You can't run the individual conductors in seperate conduit. They must be run together
very true under NEC,........ if OP wants it to NEC.
concrete_joe is offline   Reply With Quote
Old 02-10-2015, 06:30 PM   #12
Licensed Electrical Cont.
 
Speedy Petey's Avatar
 
Join Date: Feb 2004
Location: NY State
Posts: 7,828
Rewards Points: 2,006
Default


Quote:
Originally Posted by Msradell View Post
I'm guessing about $500 but certainly no more than $1000 to the whole thing in compliance with today's codes.


Quote:
Originally Posted by bobelectric View Post
When can you start?
I know, right?
WHY do folks post such foolishness!
__________________
Sometimes I feel like if I answer any more questions it is like someone trying to climb over a fence to jump off a bridge and me giving them a boost.
Speedy Petey is offline   Reply With Quote
Sponsored Links
Advertisement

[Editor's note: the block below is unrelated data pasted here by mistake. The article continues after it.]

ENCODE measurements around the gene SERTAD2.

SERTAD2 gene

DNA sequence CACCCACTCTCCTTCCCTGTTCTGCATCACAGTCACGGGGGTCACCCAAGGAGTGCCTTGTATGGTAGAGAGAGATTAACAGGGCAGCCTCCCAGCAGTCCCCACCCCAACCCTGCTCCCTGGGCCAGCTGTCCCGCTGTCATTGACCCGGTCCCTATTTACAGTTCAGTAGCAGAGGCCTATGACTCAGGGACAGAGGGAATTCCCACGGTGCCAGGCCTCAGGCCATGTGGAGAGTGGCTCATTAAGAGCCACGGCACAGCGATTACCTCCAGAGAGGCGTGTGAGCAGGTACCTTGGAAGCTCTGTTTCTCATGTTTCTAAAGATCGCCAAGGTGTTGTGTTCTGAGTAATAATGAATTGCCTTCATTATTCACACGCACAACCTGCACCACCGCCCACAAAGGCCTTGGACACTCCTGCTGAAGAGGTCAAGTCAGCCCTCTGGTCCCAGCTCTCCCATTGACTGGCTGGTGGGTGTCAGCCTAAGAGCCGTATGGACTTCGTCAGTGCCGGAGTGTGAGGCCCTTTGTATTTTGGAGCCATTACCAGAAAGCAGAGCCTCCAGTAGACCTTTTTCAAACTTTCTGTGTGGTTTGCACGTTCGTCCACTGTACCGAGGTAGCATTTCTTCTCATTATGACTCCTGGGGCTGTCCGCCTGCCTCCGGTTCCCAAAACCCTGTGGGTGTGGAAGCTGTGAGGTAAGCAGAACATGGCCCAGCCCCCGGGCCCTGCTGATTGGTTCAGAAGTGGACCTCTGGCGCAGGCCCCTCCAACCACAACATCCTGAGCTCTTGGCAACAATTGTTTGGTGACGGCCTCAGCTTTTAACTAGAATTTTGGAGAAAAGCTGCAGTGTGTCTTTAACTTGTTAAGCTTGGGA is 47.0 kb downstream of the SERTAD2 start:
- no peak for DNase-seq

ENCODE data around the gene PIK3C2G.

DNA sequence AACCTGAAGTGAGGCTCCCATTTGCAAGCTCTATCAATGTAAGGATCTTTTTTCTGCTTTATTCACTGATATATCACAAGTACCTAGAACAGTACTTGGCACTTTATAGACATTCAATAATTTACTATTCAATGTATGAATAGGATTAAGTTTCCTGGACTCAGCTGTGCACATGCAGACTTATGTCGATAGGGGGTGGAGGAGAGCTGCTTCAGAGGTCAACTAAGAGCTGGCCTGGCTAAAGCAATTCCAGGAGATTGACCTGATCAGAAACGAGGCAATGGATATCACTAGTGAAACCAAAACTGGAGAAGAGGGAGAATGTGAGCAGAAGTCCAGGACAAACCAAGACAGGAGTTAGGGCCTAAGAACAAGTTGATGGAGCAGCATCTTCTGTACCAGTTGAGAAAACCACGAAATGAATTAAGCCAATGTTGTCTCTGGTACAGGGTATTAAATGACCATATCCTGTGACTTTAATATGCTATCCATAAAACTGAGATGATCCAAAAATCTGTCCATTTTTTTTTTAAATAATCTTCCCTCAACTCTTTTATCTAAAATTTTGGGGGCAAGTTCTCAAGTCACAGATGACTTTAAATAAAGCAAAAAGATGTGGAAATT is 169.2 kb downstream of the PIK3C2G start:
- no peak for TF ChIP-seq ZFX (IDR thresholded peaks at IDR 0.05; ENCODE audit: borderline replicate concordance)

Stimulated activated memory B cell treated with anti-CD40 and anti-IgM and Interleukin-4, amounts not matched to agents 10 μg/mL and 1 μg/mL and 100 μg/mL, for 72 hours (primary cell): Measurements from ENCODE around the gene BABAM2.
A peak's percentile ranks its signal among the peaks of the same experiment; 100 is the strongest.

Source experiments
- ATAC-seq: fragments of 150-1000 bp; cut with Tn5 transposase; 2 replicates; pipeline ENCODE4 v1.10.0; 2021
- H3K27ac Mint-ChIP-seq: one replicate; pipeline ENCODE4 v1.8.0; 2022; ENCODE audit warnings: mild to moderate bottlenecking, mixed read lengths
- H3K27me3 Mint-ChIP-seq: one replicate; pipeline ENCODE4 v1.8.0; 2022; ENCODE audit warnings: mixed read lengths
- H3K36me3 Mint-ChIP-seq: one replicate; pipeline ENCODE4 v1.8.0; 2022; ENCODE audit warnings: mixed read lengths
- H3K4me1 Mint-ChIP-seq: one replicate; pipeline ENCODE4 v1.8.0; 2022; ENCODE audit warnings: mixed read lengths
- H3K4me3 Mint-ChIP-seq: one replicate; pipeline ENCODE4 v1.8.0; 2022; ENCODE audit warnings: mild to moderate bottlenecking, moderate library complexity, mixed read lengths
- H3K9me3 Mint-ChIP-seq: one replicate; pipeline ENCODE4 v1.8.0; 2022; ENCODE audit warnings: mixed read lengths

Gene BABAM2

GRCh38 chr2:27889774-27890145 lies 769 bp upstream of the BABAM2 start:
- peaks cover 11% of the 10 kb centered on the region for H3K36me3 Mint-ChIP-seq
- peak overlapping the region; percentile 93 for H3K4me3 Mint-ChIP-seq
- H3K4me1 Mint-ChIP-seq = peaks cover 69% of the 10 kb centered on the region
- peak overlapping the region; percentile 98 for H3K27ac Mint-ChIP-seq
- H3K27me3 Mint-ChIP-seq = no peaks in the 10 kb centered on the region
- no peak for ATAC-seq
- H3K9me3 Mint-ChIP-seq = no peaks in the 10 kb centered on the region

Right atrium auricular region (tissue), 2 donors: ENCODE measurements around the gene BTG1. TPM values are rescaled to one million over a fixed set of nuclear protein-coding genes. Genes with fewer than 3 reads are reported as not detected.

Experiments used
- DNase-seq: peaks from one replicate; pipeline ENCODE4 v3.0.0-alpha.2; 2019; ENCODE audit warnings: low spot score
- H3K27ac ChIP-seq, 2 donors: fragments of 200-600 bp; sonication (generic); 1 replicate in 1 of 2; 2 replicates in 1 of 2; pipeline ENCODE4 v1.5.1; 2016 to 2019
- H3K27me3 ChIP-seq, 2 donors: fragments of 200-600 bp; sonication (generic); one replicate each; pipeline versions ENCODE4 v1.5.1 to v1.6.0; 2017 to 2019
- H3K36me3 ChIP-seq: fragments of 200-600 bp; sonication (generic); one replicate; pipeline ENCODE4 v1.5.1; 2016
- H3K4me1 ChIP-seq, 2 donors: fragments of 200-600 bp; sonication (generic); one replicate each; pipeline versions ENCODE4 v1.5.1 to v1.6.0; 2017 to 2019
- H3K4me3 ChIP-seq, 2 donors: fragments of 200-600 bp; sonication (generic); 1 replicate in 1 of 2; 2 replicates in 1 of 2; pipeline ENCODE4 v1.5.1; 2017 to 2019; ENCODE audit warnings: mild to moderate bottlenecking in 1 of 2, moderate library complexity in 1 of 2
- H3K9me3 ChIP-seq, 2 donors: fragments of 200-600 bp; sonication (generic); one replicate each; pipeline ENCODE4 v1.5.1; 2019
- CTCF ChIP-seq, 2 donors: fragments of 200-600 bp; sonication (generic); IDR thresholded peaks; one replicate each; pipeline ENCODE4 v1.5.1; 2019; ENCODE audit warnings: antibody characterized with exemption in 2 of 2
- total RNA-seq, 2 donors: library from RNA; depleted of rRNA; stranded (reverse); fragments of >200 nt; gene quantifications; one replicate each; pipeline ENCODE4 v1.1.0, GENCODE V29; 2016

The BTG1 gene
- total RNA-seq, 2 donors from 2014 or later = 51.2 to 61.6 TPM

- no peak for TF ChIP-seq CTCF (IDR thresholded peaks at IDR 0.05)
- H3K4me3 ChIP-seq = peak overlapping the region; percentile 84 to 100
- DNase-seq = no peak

Reply

Tags
code , garage conversion , subpanel


Thread Tools
Display Modes

Posting Rules
You may not post new threads
You may not post replies
You may not post attachments
You may not edit your posts

BB code is On
Smilies are On
[IMG] code is On
HTML code is Off
Trackbacks are Off
Pingbacks are Off
Refbacks are Off


Similar Threads
Thread Thread Starter Forum Replies Last Post
House on Crawl Space - Sagging Center Beam - Need Advise stevenrossi Building & Construction 9 01-17-2017 10:32 AM
Electrical Wiring for Separate Garage HomeGuy2 Electrical 11 03-15-2013 10:50 PM
Rewiring the house, garage subpanel question WillK Electrical 4 09-28-2010 10:14 PM
Subpanel Questions/Running electrical to garage. FlyGuy Electrical 28 05-24-2008 10:50 PM
Complete AC installation in Old Capitol Hill Row House jacko10 HVAC 0 09-18-2007 05:42 PM




Top of Page | View New Posts